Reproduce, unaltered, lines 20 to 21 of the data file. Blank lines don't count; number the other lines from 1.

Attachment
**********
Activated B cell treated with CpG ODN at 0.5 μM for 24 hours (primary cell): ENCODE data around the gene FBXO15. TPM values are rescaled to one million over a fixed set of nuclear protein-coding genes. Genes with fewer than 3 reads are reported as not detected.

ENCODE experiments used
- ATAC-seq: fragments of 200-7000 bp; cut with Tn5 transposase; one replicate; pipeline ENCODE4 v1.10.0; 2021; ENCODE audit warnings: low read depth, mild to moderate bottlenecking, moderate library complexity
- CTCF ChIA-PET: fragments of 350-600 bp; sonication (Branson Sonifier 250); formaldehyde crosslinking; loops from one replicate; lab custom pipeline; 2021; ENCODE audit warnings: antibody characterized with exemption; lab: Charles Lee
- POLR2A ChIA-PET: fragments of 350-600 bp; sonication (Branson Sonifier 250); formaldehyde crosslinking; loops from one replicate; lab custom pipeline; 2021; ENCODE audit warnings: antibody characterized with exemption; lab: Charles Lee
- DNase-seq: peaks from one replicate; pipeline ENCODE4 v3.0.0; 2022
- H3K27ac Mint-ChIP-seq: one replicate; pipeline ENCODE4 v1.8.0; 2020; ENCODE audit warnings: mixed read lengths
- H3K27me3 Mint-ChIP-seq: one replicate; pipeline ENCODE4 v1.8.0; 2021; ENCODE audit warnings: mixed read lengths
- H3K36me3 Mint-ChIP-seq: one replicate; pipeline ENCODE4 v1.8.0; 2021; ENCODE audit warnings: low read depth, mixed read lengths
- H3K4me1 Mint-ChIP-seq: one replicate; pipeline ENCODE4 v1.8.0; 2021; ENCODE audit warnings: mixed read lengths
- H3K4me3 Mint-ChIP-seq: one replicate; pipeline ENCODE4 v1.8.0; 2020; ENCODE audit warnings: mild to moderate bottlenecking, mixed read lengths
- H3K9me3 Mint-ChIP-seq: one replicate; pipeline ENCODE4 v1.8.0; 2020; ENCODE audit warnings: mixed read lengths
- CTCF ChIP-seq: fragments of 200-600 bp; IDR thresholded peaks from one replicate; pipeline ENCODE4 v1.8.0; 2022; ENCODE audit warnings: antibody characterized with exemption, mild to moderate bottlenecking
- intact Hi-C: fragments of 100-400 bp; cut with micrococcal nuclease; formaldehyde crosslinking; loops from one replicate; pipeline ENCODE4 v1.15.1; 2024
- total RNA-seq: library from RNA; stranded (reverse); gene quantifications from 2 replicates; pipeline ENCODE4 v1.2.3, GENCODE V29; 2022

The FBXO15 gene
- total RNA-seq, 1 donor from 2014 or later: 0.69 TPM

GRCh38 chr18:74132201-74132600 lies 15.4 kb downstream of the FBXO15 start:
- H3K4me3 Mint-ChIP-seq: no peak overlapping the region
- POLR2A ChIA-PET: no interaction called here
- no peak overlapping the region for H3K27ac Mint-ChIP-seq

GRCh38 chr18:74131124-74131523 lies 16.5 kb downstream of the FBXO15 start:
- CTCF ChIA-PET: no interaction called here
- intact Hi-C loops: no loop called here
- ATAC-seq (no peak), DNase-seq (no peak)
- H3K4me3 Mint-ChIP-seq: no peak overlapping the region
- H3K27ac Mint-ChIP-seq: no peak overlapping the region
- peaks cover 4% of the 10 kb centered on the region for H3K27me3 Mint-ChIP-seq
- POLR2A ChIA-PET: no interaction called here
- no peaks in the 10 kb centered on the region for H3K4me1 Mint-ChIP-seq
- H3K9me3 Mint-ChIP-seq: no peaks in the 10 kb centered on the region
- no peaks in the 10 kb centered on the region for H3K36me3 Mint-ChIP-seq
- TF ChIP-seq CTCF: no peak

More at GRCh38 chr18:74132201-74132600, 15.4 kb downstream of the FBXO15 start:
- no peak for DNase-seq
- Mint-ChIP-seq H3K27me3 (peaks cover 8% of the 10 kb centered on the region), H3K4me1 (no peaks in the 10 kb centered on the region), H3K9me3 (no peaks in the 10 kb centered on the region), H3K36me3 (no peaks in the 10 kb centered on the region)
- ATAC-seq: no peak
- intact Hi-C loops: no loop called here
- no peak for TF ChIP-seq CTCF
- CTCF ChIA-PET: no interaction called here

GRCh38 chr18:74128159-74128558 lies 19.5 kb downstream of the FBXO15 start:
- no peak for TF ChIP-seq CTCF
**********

- POLR2A ChIA-PET: no interaction called here
- no peak overlapping the region for H3K27ac Mint-ChIP-seq